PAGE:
one or more advanced degrees--people who, therefore, are typically
intellectuals in their habits and are both self-described as such and seen
as intellectuals by others; who have liberal views regarding religion or are
more often simply agnostic or atheists; who are comfortable in seeing issues
and controversies as neither clearly one way or another but as a very "gray"
mix of conflicting aspects; who are, similarly, content to tolerate much deviant
behavior in others--i.e. tolerant of those who deviate from many of society's
usually traditional norms of moral behavior, and in particular private moral
behavior whether that concerns sexual matters, tastes in art, etc.
It makes little or no difference in this context that many of the factual
details of President Bush make him anything but similar to average Americans.
The point is that he strives to be seen by them as one like them, sharing their
"values" and he is able through speech, the astute use of vocabulary, the use of
rhetorical styles of speaking, and by the clever adoption and use of symbolic
trappings, to associate himself powerfully with what average Americans identify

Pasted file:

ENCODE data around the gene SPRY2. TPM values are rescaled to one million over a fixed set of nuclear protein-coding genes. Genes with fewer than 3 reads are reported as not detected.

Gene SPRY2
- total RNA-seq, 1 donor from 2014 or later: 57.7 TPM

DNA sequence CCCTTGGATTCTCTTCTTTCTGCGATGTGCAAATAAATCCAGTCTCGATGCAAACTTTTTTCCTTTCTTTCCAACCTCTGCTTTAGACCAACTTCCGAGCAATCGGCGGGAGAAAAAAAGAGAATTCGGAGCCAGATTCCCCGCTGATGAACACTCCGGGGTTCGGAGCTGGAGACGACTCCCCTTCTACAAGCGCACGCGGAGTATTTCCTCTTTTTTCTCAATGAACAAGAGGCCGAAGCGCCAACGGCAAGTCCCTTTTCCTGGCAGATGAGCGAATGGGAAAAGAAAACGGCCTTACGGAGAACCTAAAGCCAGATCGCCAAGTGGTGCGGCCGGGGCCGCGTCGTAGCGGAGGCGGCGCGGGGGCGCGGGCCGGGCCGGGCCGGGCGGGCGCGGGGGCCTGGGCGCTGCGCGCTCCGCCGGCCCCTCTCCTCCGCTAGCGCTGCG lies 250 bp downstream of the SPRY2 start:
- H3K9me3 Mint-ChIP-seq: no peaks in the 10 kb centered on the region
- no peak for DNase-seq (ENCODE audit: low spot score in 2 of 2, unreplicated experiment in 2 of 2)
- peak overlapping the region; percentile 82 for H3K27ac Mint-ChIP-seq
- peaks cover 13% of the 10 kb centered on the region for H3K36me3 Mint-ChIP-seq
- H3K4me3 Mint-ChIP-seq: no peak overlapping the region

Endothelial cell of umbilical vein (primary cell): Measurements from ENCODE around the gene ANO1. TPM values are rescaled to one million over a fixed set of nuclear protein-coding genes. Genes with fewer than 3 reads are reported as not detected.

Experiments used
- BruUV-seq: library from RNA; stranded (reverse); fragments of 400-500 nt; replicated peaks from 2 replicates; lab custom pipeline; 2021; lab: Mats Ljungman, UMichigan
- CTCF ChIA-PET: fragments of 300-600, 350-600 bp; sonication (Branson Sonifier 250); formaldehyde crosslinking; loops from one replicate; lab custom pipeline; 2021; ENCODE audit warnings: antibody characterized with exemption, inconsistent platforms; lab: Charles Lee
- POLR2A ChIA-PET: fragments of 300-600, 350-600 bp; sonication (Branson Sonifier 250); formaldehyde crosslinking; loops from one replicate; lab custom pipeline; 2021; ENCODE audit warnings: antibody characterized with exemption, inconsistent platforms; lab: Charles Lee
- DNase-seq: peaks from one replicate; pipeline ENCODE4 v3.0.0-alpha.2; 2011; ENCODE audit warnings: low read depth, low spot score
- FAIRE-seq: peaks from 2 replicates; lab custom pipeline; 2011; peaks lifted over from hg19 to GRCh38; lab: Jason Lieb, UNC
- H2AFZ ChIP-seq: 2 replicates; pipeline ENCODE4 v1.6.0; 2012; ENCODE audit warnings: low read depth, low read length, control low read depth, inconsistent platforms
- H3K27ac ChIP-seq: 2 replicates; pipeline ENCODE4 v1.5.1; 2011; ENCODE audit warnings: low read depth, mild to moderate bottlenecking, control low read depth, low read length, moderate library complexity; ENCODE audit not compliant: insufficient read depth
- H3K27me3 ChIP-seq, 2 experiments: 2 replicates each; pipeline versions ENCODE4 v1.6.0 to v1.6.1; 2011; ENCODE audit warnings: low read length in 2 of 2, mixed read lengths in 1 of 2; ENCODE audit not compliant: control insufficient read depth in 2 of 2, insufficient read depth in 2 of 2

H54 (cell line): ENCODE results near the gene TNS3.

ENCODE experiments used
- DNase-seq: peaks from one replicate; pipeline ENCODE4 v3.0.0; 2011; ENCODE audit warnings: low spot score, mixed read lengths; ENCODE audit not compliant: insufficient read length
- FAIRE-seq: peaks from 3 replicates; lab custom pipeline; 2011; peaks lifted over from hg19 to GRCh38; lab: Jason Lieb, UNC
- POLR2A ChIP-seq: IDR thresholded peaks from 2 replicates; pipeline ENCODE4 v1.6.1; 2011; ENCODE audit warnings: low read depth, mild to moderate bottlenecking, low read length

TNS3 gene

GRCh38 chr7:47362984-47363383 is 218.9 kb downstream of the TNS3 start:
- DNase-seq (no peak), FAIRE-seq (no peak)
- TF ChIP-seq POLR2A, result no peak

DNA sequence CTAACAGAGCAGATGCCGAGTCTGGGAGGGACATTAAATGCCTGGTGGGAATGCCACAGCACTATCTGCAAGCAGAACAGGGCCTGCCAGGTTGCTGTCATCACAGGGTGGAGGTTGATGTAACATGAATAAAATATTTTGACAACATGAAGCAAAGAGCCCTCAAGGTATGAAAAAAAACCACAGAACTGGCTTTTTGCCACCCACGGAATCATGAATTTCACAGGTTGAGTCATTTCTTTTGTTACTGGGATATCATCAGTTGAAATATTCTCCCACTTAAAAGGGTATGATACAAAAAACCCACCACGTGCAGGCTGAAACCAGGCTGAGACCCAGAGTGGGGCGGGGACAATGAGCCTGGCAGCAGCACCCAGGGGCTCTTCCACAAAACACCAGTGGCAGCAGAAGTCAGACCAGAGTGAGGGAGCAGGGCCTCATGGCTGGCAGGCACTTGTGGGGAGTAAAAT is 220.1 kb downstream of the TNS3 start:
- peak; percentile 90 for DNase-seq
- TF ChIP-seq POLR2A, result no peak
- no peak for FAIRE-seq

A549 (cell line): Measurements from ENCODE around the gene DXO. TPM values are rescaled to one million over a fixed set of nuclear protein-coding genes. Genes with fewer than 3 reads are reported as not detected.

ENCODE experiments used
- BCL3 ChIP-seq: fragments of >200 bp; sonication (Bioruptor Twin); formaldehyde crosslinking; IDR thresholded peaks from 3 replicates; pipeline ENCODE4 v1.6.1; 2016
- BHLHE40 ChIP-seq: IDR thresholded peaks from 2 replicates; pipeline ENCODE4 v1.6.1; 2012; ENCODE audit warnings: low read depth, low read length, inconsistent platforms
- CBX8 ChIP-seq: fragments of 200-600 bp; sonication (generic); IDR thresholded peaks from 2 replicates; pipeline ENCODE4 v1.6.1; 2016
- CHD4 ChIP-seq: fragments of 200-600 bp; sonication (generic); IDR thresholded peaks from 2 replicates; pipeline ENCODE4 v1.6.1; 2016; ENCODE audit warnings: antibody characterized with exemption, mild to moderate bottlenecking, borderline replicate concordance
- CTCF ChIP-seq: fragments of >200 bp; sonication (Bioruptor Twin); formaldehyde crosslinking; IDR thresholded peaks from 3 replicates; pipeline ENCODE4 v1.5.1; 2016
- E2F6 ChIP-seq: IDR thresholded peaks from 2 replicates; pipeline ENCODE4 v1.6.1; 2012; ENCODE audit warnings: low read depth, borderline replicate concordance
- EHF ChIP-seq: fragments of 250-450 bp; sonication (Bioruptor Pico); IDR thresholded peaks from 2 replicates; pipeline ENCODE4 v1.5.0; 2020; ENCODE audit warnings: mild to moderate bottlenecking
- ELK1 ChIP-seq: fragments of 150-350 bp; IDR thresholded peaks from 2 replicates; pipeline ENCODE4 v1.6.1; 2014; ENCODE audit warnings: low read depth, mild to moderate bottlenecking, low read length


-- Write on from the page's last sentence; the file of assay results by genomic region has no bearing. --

as their interests.
These include the well-known use of visual back-drops and carefully staged
settings for speeches and appearances. His audiences are selected for
approving effect. His dress is formal only when necessary and appropriate,
otherwise it is informal and in all instances where the effect is to help
underscore his commonality.
Bush takes every opportunity to distinguish himself from intellectuals and all
things normally associated with them--devotion to reading; care in speaking
correctly and precisely; interests in refined tastes--food, music, hobbies,
etc. In all these ways Bush accentuates his symbolic links to average people
who frankly resent the highly exclusive, expert, élite and aloof class which
occupies almost without exception the decision-making positions in almost every
important area of life which touches average Americans.
To put it another way, and in an over simplified way, Bush appeals greatly to
those who are traditional, religious and, moreover, are completely fed up with
seeing a small privileged elite running more and more of their lives and
leaving them less and less to say--if anything at all--about the way the world